Part 7 Confidential information - client, customer and patient databases
31.10A.125 Confidential information
Confidential information can be intellectual property but it is covered by informal protection, under the general legal right to confidentiality and by confidentiality protection provisions in contracts as well. Three tests are required to satisfy whether information is subject to confidentiality protection:
31.10A.126Client, customer or patient databases
Some businesses, particularly those providing a service requiring periodic repetition such as private clinics, dentists, opticians or vets, will be in possession of a list of clients or patients, often held in the form of a computerised database. Whilst the client information held on the database may well be confidential, this database is also a potential asset, which may be sold for the benefit of the insolvent estate.
31.10A.127 Data Protection Act does not prevent sale of a database
Normally personal information in a database should not be sold if the individuals have not been told originally that their information could be passed on to other organisations. However, where a business is insolvent, bankrupt, closed down or sold, the Data Protection Act 1998 (DPA) will not prevent the sale of a database containing the details of individual customers, providing certain requirements are met [note 1]. These requirements are detailed in paragraphs 31.10A.128 to 31.10A.131.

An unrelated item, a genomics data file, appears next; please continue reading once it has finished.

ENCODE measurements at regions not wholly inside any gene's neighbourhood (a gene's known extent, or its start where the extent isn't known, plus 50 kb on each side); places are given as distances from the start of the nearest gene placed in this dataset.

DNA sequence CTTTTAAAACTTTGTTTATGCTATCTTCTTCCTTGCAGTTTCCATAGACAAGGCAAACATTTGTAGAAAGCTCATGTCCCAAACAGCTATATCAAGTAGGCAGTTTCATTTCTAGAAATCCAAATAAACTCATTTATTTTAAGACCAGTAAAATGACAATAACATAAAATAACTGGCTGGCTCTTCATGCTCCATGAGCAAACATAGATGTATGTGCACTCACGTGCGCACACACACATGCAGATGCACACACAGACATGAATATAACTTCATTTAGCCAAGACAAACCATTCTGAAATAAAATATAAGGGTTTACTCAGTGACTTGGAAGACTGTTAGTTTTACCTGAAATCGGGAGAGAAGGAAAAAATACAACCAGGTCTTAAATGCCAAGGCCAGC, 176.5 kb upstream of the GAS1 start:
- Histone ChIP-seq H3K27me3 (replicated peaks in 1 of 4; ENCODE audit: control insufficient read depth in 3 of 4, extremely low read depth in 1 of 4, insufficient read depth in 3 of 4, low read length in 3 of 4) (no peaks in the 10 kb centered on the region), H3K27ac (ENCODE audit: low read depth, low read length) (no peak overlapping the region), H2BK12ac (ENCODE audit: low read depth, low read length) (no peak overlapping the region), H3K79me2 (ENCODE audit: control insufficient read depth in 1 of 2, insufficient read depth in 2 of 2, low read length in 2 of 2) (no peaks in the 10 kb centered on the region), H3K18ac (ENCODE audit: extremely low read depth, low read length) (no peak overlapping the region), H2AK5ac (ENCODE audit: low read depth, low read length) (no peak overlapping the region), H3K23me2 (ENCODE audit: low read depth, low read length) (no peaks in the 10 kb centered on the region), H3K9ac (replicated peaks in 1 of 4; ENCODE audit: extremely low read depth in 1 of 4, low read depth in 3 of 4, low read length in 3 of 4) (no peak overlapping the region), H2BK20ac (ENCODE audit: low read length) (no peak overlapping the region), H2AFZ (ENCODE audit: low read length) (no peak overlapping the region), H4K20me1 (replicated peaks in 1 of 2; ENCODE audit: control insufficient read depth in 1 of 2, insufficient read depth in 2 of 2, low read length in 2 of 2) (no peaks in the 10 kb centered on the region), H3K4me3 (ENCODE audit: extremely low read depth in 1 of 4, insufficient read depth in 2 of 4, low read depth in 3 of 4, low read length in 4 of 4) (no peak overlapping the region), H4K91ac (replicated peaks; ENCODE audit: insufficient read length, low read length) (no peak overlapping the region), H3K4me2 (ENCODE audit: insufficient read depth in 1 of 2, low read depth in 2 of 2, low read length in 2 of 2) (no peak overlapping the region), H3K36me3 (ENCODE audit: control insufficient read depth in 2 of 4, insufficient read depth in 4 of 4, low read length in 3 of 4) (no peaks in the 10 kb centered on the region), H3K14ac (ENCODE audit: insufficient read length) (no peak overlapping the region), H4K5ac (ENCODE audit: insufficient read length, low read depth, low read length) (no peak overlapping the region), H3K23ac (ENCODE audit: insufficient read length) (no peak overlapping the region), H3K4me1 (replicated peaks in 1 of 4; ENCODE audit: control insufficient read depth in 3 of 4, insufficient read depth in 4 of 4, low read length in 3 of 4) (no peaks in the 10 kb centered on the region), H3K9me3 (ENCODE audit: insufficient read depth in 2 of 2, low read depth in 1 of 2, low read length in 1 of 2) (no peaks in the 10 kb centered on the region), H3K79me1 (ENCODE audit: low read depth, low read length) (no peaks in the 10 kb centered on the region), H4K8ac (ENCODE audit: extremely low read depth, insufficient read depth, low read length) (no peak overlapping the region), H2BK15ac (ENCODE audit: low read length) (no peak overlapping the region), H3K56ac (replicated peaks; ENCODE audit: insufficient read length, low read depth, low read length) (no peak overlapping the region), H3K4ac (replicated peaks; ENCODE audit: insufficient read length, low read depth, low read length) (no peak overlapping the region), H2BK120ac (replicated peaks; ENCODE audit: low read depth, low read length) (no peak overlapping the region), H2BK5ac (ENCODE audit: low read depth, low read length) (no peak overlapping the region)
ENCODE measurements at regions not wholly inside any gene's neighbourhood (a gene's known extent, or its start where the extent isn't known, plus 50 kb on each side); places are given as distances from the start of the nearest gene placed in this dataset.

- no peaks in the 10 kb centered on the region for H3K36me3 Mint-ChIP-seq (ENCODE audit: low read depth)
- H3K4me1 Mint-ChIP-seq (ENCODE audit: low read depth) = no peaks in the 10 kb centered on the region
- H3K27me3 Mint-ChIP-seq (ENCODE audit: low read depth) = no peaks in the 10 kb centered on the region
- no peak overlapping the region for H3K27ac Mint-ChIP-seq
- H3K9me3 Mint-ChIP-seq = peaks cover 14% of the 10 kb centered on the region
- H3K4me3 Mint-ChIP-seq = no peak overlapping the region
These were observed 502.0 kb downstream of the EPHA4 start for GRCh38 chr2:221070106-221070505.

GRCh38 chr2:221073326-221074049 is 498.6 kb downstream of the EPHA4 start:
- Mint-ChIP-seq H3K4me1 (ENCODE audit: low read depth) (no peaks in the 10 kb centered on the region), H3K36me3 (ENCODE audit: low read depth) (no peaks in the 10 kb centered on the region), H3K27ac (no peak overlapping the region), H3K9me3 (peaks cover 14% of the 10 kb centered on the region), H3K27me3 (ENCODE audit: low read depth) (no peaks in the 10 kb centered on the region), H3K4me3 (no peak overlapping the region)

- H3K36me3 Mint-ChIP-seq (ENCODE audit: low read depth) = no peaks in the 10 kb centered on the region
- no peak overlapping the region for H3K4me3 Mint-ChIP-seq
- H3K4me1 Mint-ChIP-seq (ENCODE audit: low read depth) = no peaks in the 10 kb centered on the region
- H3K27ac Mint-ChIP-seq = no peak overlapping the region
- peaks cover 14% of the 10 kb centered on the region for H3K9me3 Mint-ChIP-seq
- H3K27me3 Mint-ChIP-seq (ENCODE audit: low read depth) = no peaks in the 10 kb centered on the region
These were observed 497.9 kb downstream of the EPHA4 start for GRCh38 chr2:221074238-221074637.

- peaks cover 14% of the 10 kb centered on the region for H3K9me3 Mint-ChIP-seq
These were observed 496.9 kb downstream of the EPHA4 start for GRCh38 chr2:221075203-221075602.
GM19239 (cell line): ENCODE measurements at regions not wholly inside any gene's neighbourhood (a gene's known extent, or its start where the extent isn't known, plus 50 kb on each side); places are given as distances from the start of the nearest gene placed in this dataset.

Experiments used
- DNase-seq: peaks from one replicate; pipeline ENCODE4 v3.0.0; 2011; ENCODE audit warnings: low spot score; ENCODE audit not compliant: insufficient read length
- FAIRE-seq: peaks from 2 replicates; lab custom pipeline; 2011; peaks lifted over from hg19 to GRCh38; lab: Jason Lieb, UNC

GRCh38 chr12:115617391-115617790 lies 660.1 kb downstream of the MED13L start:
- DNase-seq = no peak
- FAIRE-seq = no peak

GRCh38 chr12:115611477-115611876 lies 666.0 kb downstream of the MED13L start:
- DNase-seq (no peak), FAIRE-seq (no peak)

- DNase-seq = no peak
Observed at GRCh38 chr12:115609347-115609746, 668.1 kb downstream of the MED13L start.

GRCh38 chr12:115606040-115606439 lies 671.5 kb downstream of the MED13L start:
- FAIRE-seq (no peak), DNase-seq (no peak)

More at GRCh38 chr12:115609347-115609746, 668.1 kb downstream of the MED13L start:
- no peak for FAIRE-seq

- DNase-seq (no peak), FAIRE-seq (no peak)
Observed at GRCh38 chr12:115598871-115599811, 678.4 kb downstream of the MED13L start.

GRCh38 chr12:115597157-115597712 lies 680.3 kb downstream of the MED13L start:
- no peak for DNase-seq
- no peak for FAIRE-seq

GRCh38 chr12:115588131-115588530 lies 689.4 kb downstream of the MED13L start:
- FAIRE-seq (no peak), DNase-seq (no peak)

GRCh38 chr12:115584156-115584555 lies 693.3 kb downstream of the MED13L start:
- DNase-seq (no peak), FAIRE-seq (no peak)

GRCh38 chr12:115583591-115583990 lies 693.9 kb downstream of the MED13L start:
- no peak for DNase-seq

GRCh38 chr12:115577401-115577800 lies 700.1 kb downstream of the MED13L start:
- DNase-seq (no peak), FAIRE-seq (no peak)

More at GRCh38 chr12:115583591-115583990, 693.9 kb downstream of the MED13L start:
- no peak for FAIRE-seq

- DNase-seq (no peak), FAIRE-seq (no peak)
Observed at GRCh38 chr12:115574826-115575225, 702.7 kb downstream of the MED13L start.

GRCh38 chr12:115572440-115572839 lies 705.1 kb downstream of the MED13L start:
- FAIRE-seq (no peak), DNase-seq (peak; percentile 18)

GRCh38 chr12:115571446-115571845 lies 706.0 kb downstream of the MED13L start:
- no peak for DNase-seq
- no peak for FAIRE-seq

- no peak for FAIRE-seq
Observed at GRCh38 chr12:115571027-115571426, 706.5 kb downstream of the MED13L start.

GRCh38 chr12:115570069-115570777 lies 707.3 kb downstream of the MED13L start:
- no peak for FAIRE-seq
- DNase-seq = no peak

The Information Commissioner has published a “Data Protection Good Practice Note” on the buying and selling of databases which can be accessed at: ico - practical guide to buying and selling customer databases.
The Information Commissioner’s office website is available here: http://www.ico.gov.uk/
31.10A.128Information must only be used for its original purpose
When personal information covered by the DPA is collected from individuals initially it should be clear to them what it will be used for. When a database is sold, the seller must make sure that the buyer understands that they can only use the information for the purposes for which it was originally collected. Any use of this personal information should be within the reasonable expectations of the individuals concerned. So, when a database is sold, its use should stay the same or similar e.g. if a database contains information obtained for the provision of dental treatment, the database should only be sold to another dentist providing similar dental treatments. Selling it to a business for a different use is likely to be incompatible with the original purpose and likely to go beyond the expectations of the individuals.
31.10A.129 Database purchasermust be made aware of its original purpose
The buyer of any database should be made aware that they can only use the personal information on it in line with the purposes for which it was originally collected. The official receiver will need to inform any buyer what these purposes were when they buy the database. If the buyer wants to use the personal information for a new purpose, they will have to get consent for this from the individuals concerned. As the original collector of the information, the seller, in this instance the official receiver, has a responsibility to ensure that the personal information is used properly. The official receiver can achieve this by making it clear to the buyer what the information can or cannot be used for.